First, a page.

> docRef.disabled = true;
    > vblRef.value = 15; // some value
    > }
    > else {
    > docRef.disabled = false;
    > vblRef.value = 27; // some other value;
    > }
    >
    >
    > (condition1 and condition2 are unrelated)


    Well, you can fake it, but you need both the object and the property
    name:

    function ref(obj, propname) {
    return function(newv) {
    if (arguments.length) obj[propname] = newv;
    return obj[propname];
    };
    }

    var vblRef = ref(top,'myVbl_b');

    // get value

    var val = vblRef();

    // or set value

    vblRef(27);

    Joost,

    --
    Joost Diepenmaat | blog: http://joost.zeekat.nl/ | work: http://zeekat.nl/
     
    Joost Diepenmaat, Mar 20, 2008
    #8
  9. Tim Streater

    Tim Streater Guest

    In article <>,
    Joost Diepenmaat <> wrote:

    > Tim Streater <> writes:
    >
    > > <grin>
    > >
    > > OK, I'm not being clear. Let me give an example from my actual
    > > situation, where I'm trying to keep the code simple. In an onChange
    > > function, I've got document objects to work on, and variables to manage.
    > > In the following code fragment, I can get a reference to the forms
    > > object and I have "invented" a ref() function that gives me a reference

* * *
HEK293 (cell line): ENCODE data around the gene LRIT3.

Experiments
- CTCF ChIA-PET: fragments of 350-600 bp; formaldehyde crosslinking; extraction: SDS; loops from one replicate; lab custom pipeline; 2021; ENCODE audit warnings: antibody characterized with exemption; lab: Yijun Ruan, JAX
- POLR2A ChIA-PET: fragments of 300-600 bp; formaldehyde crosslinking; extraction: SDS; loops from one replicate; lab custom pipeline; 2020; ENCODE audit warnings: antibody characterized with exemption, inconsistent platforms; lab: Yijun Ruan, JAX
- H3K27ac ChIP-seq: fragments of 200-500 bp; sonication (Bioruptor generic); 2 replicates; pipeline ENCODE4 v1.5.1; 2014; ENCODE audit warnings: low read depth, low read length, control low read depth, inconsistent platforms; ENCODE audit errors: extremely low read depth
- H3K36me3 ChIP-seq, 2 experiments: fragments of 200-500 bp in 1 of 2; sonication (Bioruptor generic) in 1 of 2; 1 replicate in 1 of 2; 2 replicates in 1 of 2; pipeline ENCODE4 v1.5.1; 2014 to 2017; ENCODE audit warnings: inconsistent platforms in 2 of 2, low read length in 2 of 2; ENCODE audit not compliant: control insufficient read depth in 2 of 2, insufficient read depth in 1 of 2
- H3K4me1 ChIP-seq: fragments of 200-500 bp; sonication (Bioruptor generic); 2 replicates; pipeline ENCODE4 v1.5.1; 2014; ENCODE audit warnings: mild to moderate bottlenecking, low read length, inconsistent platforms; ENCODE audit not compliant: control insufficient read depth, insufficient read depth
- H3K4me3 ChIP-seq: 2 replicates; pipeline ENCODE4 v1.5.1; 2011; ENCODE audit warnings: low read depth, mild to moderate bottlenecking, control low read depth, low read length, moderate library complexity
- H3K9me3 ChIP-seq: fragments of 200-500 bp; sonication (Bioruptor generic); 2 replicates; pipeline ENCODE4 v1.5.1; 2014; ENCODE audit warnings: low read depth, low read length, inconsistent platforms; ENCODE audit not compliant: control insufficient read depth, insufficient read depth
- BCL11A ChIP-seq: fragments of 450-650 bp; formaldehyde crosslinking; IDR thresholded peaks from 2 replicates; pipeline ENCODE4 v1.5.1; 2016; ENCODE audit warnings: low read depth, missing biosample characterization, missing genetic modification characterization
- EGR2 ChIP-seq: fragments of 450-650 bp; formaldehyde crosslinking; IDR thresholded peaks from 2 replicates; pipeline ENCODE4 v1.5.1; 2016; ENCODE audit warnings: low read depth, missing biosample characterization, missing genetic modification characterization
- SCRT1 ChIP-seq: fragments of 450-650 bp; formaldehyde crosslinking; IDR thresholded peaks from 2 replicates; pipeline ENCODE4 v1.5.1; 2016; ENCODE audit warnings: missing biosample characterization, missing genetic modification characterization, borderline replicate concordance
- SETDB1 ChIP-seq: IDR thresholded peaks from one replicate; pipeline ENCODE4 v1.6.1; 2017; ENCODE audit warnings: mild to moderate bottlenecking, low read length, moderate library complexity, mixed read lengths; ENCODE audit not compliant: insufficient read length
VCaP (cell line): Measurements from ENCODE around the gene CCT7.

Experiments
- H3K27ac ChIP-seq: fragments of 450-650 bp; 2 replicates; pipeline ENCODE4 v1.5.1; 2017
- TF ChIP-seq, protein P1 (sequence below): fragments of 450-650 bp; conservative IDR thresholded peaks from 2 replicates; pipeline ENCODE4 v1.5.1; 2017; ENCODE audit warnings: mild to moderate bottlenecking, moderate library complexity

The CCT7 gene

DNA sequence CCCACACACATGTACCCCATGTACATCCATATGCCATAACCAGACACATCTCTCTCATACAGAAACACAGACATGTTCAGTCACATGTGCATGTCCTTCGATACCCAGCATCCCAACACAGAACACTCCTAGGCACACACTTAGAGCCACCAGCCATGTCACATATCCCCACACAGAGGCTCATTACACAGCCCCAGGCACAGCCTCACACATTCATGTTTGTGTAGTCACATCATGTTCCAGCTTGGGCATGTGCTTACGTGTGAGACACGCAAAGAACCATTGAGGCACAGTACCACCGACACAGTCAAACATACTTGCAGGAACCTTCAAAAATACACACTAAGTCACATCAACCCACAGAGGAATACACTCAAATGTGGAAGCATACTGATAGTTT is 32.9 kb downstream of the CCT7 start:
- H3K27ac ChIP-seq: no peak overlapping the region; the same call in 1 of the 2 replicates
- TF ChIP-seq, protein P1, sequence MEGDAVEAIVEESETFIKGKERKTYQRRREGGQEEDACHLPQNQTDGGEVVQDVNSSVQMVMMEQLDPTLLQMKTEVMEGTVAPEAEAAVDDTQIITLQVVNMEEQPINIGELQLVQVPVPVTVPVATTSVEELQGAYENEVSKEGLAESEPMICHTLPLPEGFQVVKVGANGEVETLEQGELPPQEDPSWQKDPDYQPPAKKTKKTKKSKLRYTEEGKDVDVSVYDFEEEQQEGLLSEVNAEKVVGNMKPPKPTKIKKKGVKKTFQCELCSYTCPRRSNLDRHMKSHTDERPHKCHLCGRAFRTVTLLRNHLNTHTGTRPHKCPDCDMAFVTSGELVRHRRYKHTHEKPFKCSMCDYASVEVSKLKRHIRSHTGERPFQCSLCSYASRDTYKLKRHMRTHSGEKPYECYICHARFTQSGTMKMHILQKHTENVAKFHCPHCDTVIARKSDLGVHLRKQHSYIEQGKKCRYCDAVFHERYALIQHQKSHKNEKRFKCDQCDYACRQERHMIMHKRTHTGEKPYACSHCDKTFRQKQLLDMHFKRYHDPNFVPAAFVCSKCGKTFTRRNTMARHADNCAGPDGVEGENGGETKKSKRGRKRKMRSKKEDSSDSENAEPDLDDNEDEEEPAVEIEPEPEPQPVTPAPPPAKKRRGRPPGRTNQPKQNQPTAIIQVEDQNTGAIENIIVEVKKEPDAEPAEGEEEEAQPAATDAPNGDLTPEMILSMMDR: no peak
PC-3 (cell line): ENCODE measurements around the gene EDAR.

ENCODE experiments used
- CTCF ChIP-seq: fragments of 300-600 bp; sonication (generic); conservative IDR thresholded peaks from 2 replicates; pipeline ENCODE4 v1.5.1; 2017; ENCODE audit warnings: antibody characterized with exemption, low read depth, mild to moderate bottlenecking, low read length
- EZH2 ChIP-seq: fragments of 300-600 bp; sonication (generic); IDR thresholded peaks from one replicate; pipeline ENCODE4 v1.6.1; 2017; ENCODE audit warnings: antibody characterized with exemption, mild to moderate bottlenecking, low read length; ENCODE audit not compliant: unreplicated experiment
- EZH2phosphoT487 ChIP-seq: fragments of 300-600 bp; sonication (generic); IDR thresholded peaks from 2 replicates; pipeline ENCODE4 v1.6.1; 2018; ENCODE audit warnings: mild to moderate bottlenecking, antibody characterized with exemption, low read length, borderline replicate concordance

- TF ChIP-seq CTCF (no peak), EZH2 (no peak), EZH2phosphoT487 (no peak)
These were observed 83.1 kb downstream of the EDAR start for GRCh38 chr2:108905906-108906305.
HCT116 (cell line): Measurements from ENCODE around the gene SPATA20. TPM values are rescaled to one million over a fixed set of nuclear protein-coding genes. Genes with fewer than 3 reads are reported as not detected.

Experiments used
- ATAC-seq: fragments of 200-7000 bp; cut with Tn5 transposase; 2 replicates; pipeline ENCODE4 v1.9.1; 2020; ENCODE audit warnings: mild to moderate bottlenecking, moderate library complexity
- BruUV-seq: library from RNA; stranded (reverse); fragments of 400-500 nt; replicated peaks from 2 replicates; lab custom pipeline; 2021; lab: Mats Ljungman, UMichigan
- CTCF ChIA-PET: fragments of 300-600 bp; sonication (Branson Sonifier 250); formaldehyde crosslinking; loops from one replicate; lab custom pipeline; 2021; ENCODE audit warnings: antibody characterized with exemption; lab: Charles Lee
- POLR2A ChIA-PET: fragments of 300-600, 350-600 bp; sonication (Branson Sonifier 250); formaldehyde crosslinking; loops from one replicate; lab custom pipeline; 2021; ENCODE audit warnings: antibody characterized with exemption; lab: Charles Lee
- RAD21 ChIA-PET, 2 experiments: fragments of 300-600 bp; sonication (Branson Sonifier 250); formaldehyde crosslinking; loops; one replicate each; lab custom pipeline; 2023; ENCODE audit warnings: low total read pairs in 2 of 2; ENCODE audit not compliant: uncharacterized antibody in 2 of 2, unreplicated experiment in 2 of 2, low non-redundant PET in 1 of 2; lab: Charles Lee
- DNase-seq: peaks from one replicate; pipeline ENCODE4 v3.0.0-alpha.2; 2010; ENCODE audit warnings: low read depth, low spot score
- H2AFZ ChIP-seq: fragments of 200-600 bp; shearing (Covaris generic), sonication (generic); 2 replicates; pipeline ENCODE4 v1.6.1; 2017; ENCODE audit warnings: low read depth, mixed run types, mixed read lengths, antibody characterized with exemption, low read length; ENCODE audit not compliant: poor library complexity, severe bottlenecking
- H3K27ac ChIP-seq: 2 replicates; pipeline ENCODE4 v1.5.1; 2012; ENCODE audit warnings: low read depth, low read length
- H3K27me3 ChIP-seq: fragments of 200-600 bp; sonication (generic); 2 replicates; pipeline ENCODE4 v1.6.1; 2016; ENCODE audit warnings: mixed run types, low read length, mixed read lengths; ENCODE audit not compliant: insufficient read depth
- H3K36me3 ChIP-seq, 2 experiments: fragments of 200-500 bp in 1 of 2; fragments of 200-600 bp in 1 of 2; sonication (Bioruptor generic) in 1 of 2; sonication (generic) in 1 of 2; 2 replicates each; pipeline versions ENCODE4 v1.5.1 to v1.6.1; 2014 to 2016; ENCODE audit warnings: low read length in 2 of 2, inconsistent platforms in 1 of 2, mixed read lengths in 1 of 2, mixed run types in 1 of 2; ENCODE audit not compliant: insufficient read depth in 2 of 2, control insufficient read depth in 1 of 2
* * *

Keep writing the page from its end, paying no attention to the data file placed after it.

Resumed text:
> > to a variable, in order to illustrate what I would *like* to be able to
    > > do. Clearly I can get round this with extra tests but then it all looks
    > > very clumsy.
    > >
    > > if (condition1)
    > > {
    > > docRef = document.forms["form1"].mySel_a; // maybe several of these
    > > vblRef = ref (top.myVbl_a); // I would like to get a reference
    > > }
    > > else {
    > > docRef = document.forms["form1"].mySel_b;
    > > vblRef = ref (top.myVbl_b);
    > > }
    > >
    > > if (condition2)
    > > {
    > > docRef.disabled = true;
    > > vblRef.value = 15; // some value
    > > }
    > > else {
    > > docRef.disabled = false;
    > > vblRef.value = 27; // some other value;
    > > }
    > >
    > >
    > > (condition1 and condition2 are unrelated)

    >
    > Well, you can fake it, but you need both the object and the property
    > name:
    >
    > function ref(obj, propname) {
    > return function(newv) {
    > if (arguments.length) obj[propname] = newv;
    > return obj[propname];
    > };
    > }
    >
    > var vblRef = ref(top,'myVbl_b');
    >
    > // get value
    >
    > var val = vblRef();
    >
    > // or set value
    >
    > vblRef(27);
    >
    > Joost,


    Joost,

    I just tested this (in Safari 3.1):

    vblRef = 'myVbl_a';
    this[vblRef] = 22; // some value.

    and it appeared to work.

    Presumably I can do top[vblRef] also.

    Thanks for your replies (and Thomas also). I think I learned something!
    It also gave me something to google for, which is often the problem.

    tim.
     
    Tim Streater, Mar 20, 2008
    #9